New and a bit scared

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New and a bit scared

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    08-08-2012, 02:34 PM
New and a bit scared

Hello everyone! I'm new and wanted to introduce myself. I'm 23, live in the Midwest, and am starting English beginner lessons next week. I used to ride when I was younger, but not in years.

I just read the thread about injuries you have received while riding. Yikes! I know riding can be dangerous, but that really scared me. Is that something you get over and just learn to accept that it might happen?
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    08-08-2012, 02:42 PM
Welcome! I hope you enjoy riding as much as many of us do! Injuries are something I don't even think about, but I know the risk is there. As long as you feel comfortable and really work hard you should be fine!
    08-08-2012, 02:55 PM
Green Broke
First off, hi and welcome to the forum!!

It's something that you just learn to accept.. I will say that once you have one good spill ad realize that it isn't the end of the world you can brush it off and get back on easier than it was to have to be scared the whole time you're riding. I've had a few rough spills but I have had the worst horse related injury on the ground. I got kicked in the back by a mare when I was walking out of her stall after cleaning it.. Witch.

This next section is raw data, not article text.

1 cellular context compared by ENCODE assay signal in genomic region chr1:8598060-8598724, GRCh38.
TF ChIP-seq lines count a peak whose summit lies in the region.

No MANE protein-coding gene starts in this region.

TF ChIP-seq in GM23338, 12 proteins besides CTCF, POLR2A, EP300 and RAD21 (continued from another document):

Getting over the fear will just come with time, especially when you are getting more comfortable and confident with your riding. Eating dirt a few times will happen, hate to say it, but more than likely you'll be fine and can get right back on. I dislocated and broke my elbow falling while running barrels and I was back riding a week later with a full arm cast on. It's just part of riding and being around horses in general. I don't know one person who hasn't had some kind of accident with horses.. My dad says it's not if you get hurt with horses, it's when and how bad. I don't mean to scare you, I'm just giving my two cents and saying it's likely to happen, but once you have that first fall things will be a lot easier.
    08-08-2012, 03:27 PM
Green Broke